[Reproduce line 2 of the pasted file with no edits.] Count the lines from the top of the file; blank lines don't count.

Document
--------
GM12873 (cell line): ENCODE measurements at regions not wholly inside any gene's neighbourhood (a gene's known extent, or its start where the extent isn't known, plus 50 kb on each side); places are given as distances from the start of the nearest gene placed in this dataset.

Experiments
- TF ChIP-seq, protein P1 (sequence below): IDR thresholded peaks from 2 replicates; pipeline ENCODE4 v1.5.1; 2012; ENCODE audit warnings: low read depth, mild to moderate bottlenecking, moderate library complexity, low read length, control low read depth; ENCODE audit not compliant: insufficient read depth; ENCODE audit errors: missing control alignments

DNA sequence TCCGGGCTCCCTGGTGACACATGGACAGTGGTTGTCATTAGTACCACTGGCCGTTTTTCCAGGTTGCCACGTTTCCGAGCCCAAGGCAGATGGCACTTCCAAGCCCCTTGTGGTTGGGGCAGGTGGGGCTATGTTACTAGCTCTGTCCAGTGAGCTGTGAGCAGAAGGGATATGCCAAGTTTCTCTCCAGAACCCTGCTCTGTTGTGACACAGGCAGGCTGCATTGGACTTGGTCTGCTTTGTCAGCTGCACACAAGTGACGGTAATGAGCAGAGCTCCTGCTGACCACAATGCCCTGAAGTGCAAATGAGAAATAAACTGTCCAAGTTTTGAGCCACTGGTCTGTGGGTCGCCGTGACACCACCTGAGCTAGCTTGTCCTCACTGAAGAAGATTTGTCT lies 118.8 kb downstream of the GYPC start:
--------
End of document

Experiments